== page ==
According to a study in the Journal Hypertension, scientists have discovered an enzyme which might give a new direction for treatments of a serious complication of pregnancy called preeclampsia.
Preeclampsia develops in 7 & of all U.S. pregnancies. Some common symptoms of this condition are high concentrations of protein in urine, increase in blood pressure, swelling and blood clot formation.
In Virginia, researchers conducted several genetic tests on 22 women with preeclampsia as well as on 16 normal pregnant women. The gestation period for all these women in the study was 28 and 38 weeks.
An enzyme which is associated with an increase in blood pressure as well as clot formation called thromboxane was found to be present at significantly higher levels in those women with preeclampsia compared to healthy pregnant women. Upon examination of specific enzyme antibodies, it was discovered that this enzyme was present in just 25 percent of non-preeclampsia pregnant women compared to 95 percent of the pregnancies complicated with preeclampsia.
A gene which is associated with the enzyme called TBXAS1 was found to have considerably higher activity in the pregnancies complicated by preeclampsia.
Researchers said that the ability to inhibit or block this enzyme could give rise to new treatments for preeclampsia. They also suggested that the adverse enzyme activity found in preeclampsia can be avoided by the use of folic acid supplements.
What is preeclampsia?
Some women get preeclampsia when they are pregnant. It tends to occur after 20 weeks of pregnancy (during the second half of pregnancy).
What are Preeclampsia Symptoms?
The majority of women diagnosed with preeclampsia actually do not feel any different than usual unless their symptoms are severe. Some common symptoms and signs of severe preeclampsia are:
- A change in vision: flashes of light, blurry vision, spots- Vomiting or nausea
- Urinating less frequently than usual
- Pain in the stomach, especially in the upper part
- Hands and face swelling
- Rapid weight gain (over 2 pounds a week)
These symptoms may occur also during normal pregnancies, therefore there is no need to be alarmed if you do in fact have any of these symptoms. However, it is vital that you tell your nurse or doctor immediately just to be on the safe side.
How can preeclampsia affect your baby?
- Slow down the growth of your baby (called IUGR or Intrauterine growth restriction).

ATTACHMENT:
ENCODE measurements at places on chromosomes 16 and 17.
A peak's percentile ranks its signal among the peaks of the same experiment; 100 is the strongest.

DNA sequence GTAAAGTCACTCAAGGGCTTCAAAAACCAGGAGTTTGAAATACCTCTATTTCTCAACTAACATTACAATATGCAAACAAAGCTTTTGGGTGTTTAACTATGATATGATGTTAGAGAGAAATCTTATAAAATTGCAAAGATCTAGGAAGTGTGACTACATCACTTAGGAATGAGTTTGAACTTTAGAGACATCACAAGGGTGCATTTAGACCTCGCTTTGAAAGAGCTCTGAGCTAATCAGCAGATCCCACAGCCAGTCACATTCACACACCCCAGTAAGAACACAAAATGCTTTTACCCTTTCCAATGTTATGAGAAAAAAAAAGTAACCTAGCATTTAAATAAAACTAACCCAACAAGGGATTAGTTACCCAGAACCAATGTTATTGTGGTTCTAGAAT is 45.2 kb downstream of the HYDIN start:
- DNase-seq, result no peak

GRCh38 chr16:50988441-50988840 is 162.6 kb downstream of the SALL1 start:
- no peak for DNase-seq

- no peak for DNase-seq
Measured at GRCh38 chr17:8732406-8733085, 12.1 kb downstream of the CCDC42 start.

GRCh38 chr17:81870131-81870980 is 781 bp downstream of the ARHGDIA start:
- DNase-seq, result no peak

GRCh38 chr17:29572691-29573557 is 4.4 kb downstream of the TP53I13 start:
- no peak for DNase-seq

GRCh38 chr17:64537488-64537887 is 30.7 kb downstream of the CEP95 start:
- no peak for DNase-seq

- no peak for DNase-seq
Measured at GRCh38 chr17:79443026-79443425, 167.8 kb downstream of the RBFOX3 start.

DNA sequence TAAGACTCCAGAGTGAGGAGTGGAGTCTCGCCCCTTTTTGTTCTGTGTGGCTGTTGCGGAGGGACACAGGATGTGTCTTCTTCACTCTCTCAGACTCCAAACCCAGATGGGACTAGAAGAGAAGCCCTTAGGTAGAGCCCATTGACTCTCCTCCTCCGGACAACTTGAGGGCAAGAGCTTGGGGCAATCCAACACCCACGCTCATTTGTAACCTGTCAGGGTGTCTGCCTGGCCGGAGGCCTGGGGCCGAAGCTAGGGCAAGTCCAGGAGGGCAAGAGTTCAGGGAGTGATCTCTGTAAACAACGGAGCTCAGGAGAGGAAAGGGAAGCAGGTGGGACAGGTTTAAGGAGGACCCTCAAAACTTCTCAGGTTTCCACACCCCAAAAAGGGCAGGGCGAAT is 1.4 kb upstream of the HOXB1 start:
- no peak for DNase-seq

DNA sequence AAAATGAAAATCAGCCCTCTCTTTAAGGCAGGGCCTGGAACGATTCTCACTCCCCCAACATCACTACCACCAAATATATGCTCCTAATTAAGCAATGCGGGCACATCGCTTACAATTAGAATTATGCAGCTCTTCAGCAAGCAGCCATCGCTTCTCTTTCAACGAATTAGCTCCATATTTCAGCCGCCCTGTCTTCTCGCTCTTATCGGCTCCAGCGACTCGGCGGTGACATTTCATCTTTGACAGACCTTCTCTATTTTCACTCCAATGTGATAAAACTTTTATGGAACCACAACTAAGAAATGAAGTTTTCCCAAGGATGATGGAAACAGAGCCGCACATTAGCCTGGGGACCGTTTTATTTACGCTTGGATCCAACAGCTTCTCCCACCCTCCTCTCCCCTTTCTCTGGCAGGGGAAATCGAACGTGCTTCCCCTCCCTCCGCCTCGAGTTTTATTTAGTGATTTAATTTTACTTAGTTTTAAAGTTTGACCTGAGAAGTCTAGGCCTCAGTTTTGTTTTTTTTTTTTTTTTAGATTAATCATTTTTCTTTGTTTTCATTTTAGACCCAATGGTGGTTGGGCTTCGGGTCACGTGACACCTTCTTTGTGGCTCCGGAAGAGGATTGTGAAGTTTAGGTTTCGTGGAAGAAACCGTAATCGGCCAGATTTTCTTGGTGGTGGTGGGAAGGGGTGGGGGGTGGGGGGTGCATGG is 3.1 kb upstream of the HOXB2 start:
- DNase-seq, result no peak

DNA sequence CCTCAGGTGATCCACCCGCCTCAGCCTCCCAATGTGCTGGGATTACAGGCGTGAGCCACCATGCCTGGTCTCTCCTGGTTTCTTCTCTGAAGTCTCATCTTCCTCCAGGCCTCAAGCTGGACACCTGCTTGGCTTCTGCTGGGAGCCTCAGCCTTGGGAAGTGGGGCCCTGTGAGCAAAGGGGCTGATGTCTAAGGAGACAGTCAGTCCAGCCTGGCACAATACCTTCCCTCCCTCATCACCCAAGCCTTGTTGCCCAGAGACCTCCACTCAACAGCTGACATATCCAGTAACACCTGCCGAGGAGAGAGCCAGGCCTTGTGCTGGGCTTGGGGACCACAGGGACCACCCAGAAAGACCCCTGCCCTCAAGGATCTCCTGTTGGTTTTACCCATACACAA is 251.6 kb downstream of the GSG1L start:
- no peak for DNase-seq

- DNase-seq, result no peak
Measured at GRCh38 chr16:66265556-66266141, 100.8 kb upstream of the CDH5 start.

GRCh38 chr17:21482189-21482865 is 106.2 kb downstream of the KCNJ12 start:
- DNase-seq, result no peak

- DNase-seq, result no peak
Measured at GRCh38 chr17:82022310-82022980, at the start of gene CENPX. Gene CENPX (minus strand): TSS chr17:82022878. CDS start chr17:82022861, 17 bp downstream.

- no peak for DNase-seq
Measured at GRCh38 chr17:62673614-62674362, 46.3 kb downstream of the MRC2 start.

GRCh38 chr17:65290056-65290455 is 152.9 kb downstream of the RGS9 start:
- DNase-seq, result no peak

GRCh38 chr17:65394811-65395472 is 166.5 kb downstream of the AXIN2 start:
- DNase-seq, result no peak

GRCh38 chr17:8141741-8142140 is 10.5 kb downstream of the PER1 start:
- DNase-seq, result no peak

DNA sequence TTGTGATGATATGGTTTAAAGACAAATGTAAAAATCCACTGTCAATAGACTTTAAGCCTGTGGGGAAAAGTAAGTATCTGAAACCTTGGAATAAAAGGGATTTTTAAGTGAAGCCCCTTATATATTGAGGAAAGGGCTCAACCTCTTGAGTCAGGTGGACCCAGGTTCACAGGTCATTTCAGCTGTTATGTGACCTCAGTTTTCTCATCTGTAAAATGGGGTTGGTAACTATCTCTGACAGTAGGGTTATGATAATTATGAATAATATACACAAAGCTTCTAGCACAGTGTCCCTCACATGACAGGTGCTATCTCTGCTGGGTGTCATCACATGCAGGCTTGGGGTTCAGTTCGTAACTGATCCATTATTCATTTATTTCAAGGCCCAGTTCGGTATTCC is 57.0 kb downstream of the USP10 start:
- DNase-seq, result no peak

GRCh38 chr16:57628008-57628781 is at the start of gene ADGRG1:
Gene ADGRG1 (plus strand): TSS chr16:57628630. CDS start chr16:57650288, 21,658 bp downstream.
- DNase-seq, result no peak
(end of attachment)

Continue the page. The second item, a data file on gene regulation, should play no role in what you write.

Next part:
- The amount of amniotic fluid (a liquid which protects and surrounds your baby in the uterus) can be decreased.
Does a test for preeclampsia exist?
Yes, a test for preeclampsia does exist. The test involves a doctor or nurse taking your blood pressure as well as checking your urine for protein each time you come in for your prenatal visit.
While your doctor will tell you whether you have preeclampsia or not, it is still a good idea to know what the numbers mean when your blood pressure is checked.
Your doctor or nurse will say two numbers, for example, “140 over 90.” For you to be diagnosed with preeclampsia, your systolic pressure (or to put it simply, the top number) needs be 140 or above, or your diastolic pressure (bottom number) needs to be 90 or above. Apart from your blood pressure levels, an excess of protein must also be present in your urine.
How can preeclampsia be treated?
The sole cure for preeclampsia is too simply delivering your baby. Your doctor will make the decision as to whether it is better to have the baby delivered, or if you can wait until later in your pregnancy.
When your physician has decided to start your labor and deliver your baby they will give you medicine to start your contractions, this is defined as “inducing labor.” While most women will be able to give birth in the normal way through the vagina, it is sometimes necessary for a doctor to perform a C-section (caesarean delivery).
If your preeclampsia is not regarded as being severe and if you’re due date is not for many weeks to come, your doctor will most probably wait to deliver your baby. This is done in order to give your baby more time to develop and grow. If your doctor does in fact decide to wait, they will often check you and your baby for any problems every few days.
What steps can I take to prevent preeclampsia?
You are not able to do anything to prevent preeclampsia. However, the most important thing you can do is make sure you keep all your scheduled prenatal appointments. It is important for your physician to continuously monitor your blood pressure, swelling, urine protein and your baby’s well-being.